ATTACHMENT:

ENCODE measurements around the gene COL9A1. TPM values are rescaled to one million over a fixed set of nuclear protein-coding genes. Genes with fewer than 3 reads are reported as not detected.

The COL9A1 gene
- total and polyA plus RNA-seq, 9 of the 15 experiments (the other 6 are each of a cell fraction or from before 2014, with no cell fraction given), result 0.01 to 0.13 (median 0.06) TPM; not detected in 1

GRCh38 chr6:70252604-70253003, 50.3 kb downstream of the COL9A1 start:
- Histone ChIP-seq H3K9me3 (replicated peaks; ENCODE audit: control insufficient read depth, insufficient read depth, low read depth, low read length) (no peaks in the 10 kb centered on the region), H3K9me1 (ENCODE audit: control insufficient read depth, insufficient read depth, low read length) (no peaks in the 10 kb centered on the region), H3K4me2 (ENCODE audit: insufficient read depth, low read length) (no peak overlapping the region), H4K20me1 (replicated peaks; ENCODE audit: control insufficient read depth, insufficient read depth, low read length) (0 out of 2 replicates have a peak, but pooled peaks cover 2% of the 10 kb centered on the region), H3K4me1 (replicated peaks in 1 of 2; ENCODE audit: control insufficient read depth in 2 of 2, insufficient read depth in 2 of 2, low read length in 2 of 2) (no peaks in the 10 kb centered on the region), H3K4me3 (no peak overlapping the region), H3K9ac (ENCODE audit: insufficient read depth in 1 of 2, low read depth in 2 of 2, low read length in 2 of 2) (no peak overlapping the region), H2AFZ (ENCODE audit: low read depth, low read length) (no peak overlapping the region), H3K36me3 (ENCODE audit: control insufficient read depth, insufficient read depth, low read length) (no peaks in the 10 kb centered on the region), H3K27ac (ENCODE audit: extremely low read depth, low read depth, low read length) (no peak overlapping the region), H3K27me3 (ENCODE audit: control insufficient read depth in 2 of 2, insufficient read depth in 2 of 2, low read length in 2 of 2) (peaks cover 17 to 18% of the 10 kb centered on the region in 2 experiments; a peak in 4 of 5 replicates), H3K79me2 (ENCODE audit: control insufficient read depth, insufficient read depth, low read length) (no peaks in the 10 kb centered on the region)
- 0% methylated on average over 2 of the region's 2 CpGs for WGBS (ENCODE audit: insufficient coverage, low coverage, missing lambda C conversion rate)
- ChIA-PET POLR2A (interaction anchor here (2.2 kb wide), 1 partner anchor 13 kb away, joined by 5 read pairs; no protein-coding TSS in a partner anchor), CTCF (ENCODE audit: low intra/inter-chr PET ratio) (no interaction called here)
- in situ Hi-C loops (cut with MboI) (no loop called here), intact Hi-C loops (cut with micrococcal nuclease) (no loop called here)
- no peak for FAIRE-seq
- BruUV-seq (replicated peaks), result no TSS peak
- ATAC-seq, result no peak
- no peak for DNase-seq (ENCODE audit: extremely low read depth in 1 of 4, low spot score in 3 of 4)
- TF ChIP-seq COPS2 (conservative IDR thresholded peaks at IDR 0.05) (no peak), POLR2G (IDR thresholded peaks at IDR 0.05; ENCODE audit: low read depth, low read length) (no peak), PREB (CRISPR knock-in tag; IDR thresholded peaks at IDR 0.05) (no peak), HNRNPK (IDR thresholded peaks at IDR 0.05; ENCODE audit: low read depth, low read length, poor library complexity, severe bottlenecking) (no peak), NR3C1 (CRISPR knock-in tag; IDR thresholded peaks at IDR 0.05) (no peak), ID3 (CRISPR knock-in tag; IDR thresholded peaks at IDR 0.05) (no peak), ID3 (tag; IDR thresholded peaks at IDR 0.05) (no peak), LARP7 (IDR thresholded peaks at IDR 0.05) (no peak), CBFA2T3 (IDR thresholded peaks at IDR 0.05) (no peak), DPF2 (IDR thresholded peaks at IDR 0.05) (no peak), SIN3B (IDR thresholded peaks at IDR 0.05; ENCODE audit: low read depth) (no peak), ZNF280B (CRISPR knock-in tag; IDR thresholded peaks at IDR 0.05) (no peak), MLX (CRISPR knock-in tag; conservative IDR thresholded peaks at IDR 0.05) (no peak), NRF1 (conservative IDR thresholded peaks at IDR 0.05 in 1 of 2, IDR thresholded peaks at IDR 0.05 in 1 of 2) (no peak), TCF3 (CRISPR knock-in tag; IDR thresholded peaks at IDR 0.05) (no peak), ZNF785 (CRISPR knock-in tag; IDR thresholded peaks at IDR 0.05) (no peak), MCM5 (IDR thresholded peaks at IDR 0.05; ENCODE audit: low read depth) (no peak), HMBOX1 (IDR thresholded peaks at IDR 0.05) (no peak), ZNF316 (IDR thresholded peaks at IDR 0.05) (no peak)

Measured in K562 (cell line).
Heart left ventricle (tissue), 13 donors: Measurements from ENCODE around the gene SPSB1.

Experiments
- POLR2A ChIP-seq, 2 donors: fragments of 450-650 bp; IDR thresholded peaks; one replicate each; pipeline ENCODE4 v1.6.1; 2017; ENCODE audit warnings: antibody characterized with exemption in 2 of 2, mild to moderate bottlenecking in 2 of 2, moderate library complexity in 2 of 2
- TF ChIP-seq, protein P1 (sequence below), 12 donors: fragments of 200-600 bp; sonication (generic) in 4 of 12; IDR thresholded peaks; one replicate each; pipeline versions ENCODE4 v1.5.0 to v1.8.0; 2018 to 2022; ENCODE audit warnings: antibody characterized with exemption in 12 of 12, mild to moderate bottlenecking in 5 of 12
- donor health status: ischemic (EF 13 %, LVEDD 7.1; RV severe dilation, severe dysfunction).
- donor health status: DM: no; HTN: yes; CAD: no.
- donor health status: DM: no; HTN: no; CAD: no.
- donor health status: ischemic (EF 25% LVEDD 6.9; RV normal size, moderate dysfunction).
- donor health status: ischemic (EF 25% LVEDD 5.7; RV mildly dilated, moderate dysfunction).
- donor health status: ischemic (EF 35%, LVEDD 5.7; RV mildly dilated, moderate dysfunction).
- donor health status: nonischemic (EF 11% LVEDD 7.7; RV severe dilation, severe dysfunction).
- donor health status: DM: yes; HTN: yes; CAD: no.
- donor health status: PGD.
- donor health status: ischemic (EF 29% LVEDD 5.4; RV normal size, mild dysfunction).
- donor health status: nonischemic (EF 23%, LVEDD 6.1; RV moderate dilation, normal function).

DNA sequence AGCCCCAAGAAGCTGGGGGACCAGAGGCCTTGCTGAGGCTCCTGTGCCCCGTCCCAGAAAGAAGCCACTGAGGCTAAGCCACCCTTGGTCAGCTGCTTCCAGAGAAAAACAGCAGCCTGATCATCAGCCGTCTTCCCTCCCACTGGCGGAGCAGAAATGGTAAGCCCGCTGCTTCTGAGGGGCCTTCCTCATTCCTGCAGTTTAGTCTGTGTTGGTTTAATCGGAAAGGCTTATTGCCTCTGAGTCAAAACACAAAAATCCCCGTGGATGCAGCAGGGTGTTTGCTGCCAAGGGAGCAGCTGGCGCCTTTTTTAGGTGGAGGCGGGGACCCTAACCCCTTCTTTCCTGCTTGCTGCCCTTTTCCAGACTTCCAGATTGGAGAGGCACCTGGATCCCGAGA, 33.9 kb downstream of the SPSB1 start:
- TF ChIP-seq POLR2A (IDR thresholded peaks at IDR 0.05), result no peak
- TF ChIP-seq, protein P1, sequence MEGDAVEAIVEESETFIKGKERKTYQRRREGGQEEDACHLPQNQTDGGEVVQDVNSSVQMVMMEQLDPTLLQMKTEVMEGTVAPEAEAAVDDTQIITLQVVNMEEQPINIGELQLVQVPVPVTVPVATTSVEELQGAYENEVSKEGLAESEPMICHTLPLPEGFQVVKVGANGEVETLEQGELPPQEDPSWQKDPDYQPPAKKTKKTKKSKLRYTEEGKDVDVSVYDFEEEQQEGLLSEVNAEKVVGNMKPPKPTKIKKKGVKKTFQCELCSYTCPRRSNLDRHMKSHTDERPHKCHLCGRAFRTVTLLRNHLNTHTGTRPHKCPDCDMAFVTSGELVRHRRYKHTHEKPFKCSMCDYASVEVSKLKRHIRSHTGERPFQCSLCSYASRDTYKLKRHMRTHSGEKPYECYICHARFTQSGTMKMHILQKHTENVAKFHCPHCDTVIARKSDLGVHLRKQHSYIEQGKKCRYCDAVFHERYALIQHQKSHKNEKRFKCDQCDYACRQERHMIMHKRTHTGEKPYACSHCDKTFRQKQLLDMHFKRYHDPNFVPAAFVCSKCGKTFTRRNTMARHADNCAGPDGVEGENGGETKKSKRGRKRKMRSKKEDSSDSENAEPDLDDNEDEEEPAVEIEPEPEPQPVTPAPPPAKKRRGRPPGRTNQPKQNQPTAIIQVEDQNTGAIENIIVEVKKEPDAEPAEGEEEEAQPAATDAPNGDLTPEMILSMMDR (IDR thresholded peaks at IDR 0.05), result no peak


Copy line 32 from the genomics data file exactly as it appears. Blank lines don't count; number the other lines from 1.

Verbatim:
- TF ChIP-seq, protein P1, sequence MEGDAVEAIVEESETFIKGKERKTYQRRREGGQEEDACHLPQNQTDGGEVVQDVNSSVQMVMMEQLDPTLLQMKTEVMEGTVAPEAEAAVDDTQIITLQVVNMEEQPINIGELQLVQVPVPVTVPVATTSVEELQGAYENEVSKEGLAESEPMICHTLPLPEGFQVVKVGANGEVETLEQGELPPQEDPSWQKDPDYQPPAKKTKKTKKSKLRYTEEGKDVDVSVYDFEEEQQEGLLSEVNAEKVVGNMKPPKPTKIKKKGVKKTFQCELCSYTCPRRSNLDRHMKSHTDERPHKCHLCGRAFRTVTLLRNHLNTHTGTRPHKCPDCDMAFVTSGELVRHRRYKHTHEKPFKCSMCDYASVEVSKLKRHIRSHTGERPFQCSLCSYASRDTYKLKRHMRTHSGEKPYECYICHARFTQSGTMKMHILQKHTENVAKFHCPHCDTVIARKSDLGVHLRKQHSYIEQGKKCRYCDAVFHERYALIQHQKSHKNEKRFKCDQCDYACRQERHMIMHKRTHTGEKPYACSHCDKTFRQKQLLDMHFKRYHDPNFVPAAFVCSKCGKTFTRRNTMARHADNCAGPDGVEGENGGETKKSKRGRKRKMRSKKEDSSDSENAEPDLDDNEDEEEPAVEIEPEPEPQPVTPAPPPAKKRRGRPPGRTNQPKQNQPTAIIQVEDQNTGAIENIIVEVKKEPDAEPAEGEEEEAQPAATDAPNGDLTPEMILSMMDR (IDR thresholded peaks at IDR 0.05), result no peak